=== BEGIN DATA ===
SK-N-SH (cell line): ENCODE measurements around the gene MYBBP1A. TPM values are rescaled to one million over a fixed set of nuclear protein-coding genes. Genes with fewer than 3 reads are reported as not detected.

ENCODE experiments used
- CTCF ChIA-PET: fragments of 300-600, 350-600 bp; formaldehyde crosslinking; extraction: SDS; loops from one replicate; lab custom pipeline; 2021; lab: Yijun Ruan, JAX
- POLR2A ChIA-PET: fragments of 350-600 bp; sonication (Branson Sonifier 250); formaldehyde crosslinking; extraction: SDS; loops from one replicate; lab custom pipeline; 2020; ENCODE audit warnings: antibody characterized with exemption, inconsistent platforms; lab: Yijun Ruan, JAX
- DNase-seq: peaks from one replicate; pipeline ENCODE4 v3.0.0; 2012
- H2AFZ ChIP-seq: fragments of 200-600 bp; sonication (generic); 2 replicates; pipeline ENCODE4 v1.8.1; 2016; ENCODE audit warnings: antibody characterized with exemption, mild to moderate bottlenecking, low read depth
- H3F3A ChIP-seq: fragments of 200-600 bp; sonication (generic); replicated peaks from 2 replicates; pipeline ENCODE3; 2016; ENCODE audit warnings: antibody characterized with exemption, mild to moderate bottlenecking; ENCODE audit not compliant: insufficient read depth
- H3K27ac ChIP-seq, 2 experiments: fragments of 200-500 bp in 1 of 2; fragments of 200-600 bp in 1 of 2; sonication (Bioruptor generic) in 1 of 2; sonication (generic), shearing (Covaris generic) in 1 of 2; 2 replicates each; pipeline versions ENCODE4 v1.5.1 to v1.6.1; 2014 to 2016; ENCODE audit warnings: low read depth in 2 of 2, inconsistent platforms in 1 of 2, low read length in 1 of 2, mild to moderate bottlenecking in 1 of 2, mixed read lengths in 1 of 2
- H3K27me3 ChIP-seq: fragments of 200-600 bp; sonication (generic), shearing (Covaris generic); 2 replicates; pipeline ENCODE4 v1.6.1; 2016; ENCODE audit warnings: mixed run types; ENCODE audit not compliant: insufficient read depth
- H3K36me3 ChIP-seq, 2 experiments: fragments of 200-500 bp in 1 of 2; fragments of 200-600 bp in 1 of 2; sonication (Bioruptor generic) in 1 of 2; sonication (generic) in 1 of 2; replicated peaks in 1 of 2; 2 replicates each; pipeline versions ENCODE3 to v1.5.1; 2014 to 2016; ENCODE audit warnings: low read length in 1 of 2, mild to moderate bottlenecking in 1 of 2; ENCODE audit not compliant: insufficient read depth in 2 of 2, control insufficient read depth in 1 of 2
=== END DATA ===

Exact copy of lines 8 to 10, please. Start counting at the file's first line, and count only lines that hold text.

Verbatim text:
- H3K27ac ChIP-seq, 2 experiments: fragments of 200-500 bp in 1 of 2; fragments of 200-600 bp in 1 of 2; sonication (Bioruptor generic) in 1 of 2; sonication (generic), shearing (Covaris generic) in 1 of 2; 2 replicates each; pipeline versions ENCODE4 v1.5.1 to v1.6.1; 2014 to 2016; ENCODE audit warnings: low read depth in 2 of 2, inconsistent platforms in 1 of 2, low read length in 1 of 2, mild to moderate bottlenecking in 1 of 2, mixed read lengths in 1 of 2
- H3K27me3 ChIP-seq: fragments of 200-600 bp; sonication (generic), shearing (Covaris generic); 2 replicates; pipeline ENCODE4 v1.6.1; 2016; ENCODE audit warnings: mixed run types; ENCODE audit not compliant: insufficient read depth
- H3K36me3 ChIP-seq, 2 experiments: fragments of 200-500 bp in 1 of 2; fragments of 200-600 bp in 1 of 2; sonication (Bioruptor generic) in 1 of 2; sonication (generic) in 1 of 2; replicated peaks in 1 of 2; 2 replicates each; pipeline versions ENCODE3 to v1.5.1; 2014 to 2016; ENCODE audit warnings: low read length in 1 of 2, mild to moderate bottlenecking in 1 of 2; ENCODE audit not compliant: insufficient read depth in 2 of 2, control insufficient read depth in 1 of 2